video: Sale Gives up 7 Runs in Postseason Debut, Red Sox Fall 8-2 to Astros in Game 1
Friday, October 06, 2017
GoLocalWorcester Sports Team
Jose Altuve isn't human, he's crushed his 3rd dinger of the game ����pic.twitter.com/zS3mtSD2F9— Baseball King™ (@BasebaIlKing) October 5, 2017
In his first-ever postseason appearance, Red Sox ace Chris Sale gave up seven runs on nine hits in just over five innings as the Boston Red Sox fell 8-2 to the Houston Astros in game 1 of the ALDS on Thursday. Boston trails the series 1-0.
"Never really gave my team a chance to win. Put them in a hole early. They fought back and they fought back hard and I gave it right back to them. It happens (but a) terrible time for it to happen,” said Sale after the game.
Red Sox manager John Farrell added, “Anytime he mislocated, particularly in the middle of the plate, they made him pay for it. And then his slider was hit and miss today. Some were flat, some had good depth, but the inconsistency to the location pitch to pitch is a difference in this one against a team that makes you pay."
Game 2 is set for Friday, October 6 at 2 p.m.
Astros Get to Sale
Houston’s Alex Bregman and Jose Altuve hit back-to-back home runs in the first inning to give the Astros a 2-0 lead.
After the Red Sox came back to tie the game in the top of the fourth, Houston’s Marwin Gonzalez blasted a two-run double in the bottom of the inning to give Houston the lead back at 4-2.
Houston would extend the lead in the fifth when Altuve would hit his second home run of the game off Sale to put the Astros up 5-2.
The Astros would get two more runs in the sixth and another Altuve home run in the seventh to cruise to the 8-2 win.
Game 2 of the ALDS is set for Friday, October 6 at 2 p.m.
The pitching matchup is Boston’s Drew Pomeranz against Houston’s Dallas Keuchel.
If Red Sox scouting report told pitchers to throw Altuve pitches right down the middle of the plate, they are executing the plan perfectly— Rob Bradford (@bradfo) October 5, 2017
Chris Sale: “This one’s on me ... it’s a bad time to suck.” #RedSox— Steve Buckley (@BuckinBoston) October 5, 2017
Casey At The Bat
Casey at the Bat was written on August 14, 1863 on Chatham Street in Worcester by Ernest Thayer under the penname “Phineas.” The 150th anniversary of the poem is being celebrated in 2013.
First Perfect Game
The first perfect game in the history of Major League Baseball was pitched in Worcester, on June 12, 1880, by J. Lee Richmond for the Worcester Worcesters – also known at various times as the Brown Stockings and the Ruby Legs - versus the Cleveland Blues at the Worcester Driving Park Grounds, located in the Worcester Agricultural Fairgrounds near Elm Park. Worcester joined the National League in 1880, replacing the failed Syracuse Stars.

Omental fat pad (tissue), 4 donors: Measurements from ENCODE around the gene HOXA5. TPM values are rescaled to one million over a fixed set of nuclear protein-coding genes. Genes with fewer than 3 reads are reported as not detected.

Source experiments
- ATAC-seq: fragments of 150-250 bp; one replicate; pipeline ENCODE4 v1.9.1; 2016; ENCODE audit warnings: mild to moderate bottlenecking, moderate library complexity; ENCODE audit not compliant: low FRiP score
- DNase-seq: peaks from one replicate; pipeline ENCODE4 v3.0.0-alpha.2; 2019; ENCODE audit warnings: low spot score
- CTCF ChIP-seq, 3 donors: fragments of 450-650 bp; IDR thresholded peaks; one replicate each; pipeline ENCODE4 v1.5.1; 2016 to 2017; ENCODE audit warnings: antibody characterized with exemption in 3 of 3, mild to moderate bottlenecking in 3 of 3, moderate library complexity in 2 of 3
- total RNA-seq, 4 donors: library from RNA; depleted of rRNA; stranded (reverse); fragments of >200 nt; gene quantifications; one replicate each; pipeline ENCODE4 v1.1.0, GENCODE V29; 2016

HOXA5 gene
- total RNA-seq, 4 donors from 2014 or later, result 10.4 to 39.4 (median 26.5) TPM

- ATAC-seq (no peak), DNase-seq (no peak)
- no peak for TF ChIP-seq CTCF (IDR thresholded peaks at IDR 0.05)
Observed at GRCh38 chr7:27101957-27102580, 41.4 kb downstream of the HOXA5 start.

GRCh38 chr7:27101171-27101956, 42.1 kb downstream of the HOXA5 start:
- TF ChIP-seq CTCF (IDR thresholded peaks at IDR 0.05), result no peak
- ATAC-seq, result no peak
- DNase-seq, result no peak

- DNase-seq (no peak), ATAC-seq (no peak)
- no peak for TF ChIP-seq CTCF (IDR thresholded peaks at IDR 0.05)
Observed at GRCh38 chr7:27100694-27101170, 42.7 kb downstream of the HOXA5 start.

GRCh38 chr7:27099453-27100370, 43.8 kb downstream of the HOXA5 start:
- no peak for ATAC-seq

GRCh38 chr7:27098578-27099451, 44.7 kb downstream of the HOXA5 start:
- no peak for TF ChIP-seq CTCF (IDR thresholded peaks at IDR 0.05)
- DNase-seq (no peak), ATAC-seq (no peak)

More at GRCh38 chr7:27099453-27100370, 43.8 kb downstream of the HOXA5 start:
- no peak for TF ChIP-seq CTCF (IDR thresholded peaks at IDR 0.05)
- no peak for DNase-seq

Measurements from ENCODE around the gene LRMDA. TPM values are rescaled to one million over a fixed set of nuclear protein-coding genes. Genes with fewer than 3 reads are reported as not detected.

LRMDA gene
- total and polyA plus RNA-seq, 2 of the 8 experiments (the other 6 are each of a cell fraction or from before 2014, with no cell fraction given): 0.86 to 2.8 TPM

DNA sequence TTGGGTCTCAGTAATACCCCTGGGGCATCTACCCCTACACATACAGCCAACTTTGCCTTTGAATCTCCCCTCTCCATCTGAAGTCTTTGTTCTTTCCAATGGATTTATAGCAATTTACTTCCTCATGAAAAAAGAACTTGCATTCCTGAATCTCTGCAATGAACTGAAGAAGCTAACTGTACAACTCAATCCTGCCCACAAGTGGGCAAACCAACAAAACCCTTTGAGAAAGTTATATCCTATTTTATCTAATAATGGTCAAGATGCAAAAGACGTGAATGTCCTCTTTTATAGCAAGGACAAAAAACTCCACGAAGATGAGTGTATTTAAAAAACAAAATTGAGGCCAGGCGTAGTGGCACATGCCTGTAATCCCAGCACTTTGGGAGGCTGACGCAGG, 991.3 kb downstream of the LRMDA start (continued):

In Greater Worcester, there was a deep history of participation in Industrial League Baseball. Locally, teams included Norton Co., Town Talk Baking Co. and Whitin Machine Works (shown here).
Honorary NL Membership
Worcester’s National League team was suspended in 1882 and replaced by the Philadelphia Quakers, who later became the Philadelphia Phillies. Worcester maintains an honorary lifetime NL membership.
NE Collegiate Baseball
A New England Collegiate Baseball League team played in Leominster from 1995 to 1999. Called the Central Mass. Collegians, they won the NECBL Championship in both 1995 and 1996, and During the 1995 season, they played a game against the Cuban National Youth Team in Worcester.
The now-defunct Worcester Tornadoes of the Can-Am League played for eight seasons, from 2005 through 2012. Former Tornadoes emcee Dave Peterson is general manager of Worcester’s new team in the Futures Collegiate Baseball League.
Wachusett Dirt Dawgs
The Wachusett Dirt Dawgs, who play at historic, and newly renovated, Doyle Field in Leominster, are a 2012 expansion franchise in the now-three-year-old Futures Collegiate Baseball League.The Dirt Dawgs’ 2013 season swung into action on June 5 with big expectations, but ended on August 8 with those hopes being dashed. They finished in the basement, with a record of 20-31 - 14 games behind first-place the Martha’s Vineyard Sharks (38-18). The team is owned by prominent Leominster businessman John Morrison, who also founded, owns and operates Fosta-Tek Optics in Leominster.
Last month, the Futures Collegiate Baseball League announced the formation of the Worcester Baseball franchise, which will play its first season next summer. The team is owned by the family that owns and operates Creedon and Co. The prominent Worcester catering service will be the food-and-beverage vendor at home games at Fitton Field, at the College of the Holy Cross. Through Octobert 25, Worcester Baseball is conducting a name-the-team competition.